So . . . how do you start a story?
Here’s great advice from a skilled novelist, John Dufresne, a Florida writer, university teacher in Miami, and author of a book about writing stories, The Lie that Tells a Truth.
Here’s what he says in that book:
Don’t [start] the story too early, when the trouble is nowhere in sight. [So don’t do this:] “The alarm clock rang. Joe turned in his bed, reached for the clock, and punched it off. Six A.M. He rolled over and caught forty more winks. When the snooze alarm sounded six minutes later, he felt rested and not so resentful of his day.”
The story starts much later than this, we hope – when he gets to work and discovers he has been fired. So [a better place to start is]: “Joe knocked on Mr. Brind’amour’s door and wondered why the boss wanted to see him before he had a chance to finish the Collins report.”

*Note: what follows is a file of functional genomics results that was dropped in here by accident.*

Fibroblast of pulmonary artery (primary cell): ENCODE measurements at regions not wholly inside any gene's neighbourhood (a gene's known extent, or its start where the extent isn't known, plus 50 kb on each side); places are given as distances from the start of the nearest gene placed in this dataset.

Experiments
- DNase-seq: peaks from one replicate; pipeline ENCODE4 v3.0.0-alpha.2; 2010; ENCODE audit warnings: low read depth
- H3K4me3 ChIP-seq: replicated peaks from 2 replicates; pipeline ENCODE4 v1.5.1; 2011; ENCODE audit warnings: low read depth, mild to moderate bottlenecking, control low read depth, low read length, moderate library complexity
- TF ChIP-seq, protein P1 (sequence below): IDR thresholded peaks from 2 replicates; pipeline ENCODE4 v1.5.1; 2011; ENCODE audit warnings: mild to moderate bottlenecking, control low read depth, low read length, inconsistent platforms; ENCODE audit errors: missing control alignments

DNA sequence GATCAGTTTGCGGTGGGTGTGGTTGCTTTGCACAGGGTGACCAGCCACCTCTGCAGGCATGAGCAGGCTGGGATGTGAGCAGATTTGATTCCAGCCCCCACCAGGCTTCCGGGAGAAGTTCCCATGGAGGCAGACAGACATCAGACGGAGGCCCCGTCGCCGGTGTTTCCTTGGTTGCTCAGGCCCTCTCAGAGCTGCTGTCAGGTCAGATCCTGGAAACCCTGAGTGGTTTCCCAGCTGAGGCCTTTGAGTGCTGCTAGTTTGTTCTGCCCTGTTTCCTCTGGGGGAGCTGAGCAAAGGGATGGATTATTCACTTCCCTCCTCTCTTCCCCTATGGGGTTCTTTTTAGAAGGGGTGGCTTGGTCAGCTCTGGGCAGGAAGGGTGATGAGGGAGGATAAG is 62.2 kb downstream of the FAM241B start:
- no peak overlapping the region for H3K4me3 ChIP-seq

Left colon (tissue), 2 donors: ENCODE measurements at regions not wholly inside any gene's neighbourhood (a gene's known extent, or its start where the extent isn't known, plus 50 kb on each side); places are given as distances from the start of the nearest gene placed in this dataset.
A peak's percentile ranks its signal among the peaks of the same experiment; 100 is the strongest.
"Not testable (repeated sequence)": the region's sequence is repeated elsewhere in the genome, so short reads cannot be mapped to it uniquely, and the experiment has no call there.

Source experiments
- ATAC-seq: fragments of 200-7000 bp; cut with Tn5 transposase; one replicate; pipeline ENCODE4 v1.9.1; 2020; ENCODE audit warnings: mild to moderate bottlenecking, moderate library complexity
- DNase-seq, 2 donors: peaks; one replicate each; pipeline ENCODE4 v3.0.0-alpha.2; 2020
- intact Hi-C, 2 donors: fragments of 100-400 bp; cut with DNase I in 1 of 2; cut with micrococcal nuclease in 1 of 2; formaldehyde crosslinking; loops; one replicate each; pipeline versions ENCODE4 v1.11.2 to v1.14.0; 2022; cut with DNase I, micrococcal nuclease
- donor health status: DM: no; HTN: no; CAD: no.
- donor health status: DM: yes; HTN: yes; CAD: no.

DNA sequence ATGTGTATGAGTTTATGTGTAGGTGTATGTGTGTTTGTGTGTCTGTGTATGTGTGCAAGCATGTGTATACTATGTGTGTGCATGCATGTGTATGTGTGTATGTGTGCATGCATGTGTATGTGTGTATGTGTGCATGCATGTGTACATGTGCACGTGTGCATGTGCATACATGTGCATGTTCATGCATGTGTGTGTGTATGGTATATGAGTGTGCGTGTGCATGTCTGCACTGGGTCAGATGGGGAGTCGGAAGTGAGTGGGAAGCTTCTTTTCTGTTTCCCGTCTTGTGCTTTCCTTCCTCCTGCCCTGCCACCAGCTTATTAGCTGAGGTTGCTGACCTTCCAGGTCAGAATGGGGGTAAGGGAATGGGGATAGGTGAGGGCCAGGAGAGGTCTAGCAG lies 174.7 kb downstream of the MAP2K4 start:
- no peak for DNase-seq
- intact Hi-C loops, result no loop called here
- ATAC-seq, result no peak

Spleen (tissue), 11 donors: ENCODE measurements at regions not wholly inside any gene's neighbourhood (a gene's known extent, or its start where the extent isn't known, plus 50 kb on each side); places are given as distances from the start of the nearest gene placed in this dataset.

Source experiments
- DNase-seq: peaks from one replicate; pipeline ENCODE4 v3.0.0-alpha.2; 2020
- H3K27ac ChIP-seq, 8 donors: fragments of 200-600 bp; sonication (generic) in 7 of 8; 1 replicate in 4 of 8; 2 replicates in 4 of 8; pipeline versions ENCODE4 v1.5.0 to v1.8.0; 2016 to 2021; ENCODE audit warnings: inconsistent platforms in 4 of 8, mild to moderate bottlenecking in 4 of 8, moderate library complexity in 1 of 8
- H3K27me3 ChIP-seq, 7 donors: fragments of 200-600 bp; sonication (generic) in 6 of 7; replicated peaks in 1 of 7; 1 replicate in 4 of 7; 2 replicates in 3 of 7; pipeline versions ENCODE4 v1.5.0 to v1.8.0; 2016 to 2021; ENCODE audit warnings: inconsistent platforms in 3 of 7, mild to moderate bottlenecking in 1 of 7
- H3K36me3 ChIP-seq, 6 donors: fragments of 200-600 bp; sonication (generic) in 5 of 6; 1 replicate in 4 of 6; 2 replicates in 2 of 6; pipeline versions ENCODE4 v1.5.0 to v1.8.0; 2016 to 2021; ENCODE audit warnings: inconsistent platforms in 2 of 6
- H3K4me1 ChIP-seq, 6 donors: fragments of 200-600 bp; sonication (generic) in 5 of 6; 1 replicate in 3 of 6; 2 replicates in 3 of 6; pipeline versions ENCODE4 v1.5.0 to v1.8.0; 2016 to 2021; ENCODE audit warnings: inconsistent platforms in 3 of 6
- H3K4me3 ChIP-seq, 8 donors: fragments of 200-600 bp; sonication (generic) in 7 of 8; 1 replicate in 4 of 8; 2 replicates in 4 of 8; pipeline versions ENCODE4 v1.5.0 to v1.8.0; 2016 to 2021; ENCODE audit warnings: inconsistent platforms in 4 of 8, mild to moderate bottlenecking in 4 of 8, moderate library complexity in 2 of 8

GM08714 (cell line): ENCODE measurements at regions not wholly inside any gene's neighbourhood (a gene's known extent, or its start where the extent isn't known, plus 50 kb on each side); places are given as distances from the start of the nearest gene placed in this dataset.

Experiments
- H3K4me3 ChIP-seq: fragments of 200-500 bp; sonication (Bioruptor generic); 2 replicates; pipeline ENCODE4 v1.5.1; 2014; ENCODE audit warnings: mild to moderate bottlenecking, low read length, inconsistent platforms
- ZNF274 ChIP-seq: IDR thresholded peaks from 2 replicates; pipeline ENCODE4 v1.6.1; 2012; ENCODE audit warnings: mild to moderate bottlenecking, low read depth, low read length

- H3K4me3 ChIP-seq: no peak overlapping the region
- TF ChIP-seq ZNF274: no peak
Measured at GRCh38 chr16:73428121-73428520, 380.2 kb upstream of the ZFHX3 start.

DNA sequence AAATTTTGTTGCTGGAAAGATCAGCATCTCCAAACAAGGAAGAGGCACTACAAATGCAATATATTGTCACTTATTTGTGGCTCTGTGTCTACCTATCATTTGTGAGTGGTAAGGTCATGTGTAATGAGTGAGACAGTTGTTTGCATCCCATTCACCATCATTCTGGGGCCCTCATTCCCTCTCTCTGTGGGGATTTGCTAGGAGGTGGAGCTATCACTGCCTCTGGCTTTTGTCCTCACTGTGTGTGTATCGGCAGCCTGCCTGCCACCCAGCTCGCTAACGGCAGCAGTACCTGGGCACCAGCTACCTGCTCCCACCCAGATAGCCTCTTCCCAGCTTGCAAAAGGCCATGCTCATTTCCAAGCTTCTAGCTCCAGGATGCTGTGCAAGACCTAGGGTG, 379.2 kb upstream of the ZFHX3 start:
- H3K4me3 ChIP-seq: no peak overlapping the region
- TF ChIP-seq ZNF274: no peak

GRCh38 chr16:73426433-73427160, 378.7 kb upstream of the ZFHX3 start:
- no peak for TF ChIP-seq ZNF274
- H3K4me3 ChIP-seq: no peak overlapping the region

. . . In other words, don’t start at the beginning, when everything is about to happen, when trouble only faintly casts its shadow. Begin in the middle of things.
Dufresne also points out:
The first line of a story breaks the silence. All of us will read any first line of anything. But will we read the second?
Until you get the hang of it, you might need to write fluffy details that get your own thoughts going . . . like a person in bed waking up, wondering what will happen today.
But you’ll learn to cross that out in revision. Look for the real beginning of the story. Search through your first paragraphs for a most interesting, curious line . . . the one that really, really makes you want to read the next line!
That’s a great place to start. Jump into a story . . .that’s on the move!
(In the next post, I’ll give more example of first lines that make you want to keep reading . . . to find out what comes next.)